1. Do these artists get paid for this garbage? Because if they do, then I’m going to start making art. I know that I can do better, and I know a couple kindergartners that could dazzle New York audiences with their finger painting. You think I’m joking but I’m not.

  2. I was chewing gum while I strolled the galleries, and I noticed a set of sculptures that looked like boulders with graffiti and dried gum all over them. Would anyone notice if I deposited my gum on one of the rocks? Would the artist approve? Wouldn’t the installation be better if there was a sign directing visitors to put their gum on the rocks?

  3. Just because you have a half-baked idea doesn’t mean you should do it. Most of this art looked like it was made by people who either had a good idea one night when they were drunk, and then made the piece the next day through a hangover even though they couldn’t remember why it seemed so good last night, or they had an idea and then realized that though they had neither the artistic skill, nor the aesthetic talent to make it right, they were going to do it anyway.

  4. I found a quote attributed to the curmudgeonly conservative critic Hilton Kramer: “The more minimal the art, the more maximum the explanation.” (Kramer has been famously and predictably bashing the Whitney Biennial for my entire lifetime.) Many of the wall cards “explaining” the art at the Biennial could be referring to almost anything for how much they relate to the art they correspond to.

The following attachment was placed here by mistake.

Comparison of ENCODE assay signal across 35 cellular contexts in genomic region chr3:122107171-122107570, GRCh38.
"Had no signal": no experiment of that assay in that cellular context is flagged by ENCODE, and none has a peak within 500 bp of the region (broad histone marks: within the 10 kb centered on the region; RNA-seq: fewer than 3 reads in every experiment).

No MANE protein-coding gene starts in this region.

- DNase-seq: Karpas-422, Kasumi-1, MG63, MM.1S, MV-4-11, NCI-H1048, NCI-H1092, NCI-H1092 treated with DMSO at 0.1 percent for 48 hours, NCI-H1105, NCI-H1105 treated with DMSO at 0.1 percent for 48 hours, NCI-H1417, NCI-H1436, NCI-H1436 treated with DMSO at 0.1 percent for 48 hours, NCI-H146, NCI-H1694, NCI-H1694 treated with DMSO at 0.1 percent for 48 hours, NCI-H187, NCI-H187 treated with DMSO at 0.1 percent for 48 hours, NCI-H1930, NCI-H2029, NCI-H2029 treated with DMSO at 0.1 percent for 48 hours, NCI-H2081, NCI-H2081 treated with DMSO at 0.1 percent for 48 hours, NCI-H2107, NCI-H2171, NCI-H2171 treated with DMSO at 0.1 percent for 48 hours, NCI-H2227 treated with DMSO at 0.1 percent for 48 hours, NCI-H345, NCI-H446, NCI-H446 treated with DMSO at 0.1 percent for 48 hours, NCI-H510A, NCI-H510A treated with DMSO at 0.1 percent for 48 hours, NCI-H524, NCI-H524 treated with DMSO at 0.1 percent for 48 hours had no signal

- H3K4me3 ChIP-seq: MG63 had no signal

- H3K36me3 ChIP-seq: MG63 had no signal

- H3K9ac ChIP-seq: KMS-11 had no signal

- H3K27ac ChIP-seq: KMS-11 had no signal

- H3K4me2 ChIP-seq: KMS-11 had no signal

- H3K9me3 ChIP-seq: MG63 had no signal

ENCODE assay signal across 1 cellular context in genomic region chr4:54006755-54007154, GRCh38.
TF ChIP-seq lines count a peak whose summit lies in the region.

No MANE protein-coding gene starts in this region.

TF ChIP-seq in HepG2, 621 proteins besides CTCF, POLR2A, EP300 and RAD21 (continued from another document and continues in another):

5. Most of this stuff is annoyingly self-indulgent. It is as if the artists are not only audacious enough to think we would like a view into their psyches, but also that they have the talent to represent their own psyches artistically. If the latter is true, then it is their minds that are second rate.

  6. There is a surfeit of Outsider art imitation. Bad drawings by people who ought to know better. Stacks of flotsam. Prepubescent paper-and-paste projects.

  7. When we look at some of the more famous and celebrated abstract artists from the last hundred and ten years or so, we understand that they were trained, or practiced in technique. What often makes abstract art powerful is the evidence that the artist has a classical background, a training that enables them to reach this point. The current generation of Whitney Biennialists shows only cursory nods to art history, and worse, they’ve skipped the crucial training that the last century’s best artists used as a step in their development to get to the abstract.

Finally, my date and I went to the fifth floor, which is the antidote to the previous four. Seeing all the Edward Hoppers from the permanent collection is a stunning revelation. His art looks dangerously representative and fresh. His scenes seem infused with a meaning they never had before because I’ve just seen so much art devoid of any meaning. His gloomy offices and cafes, once clichés, are haunting once again.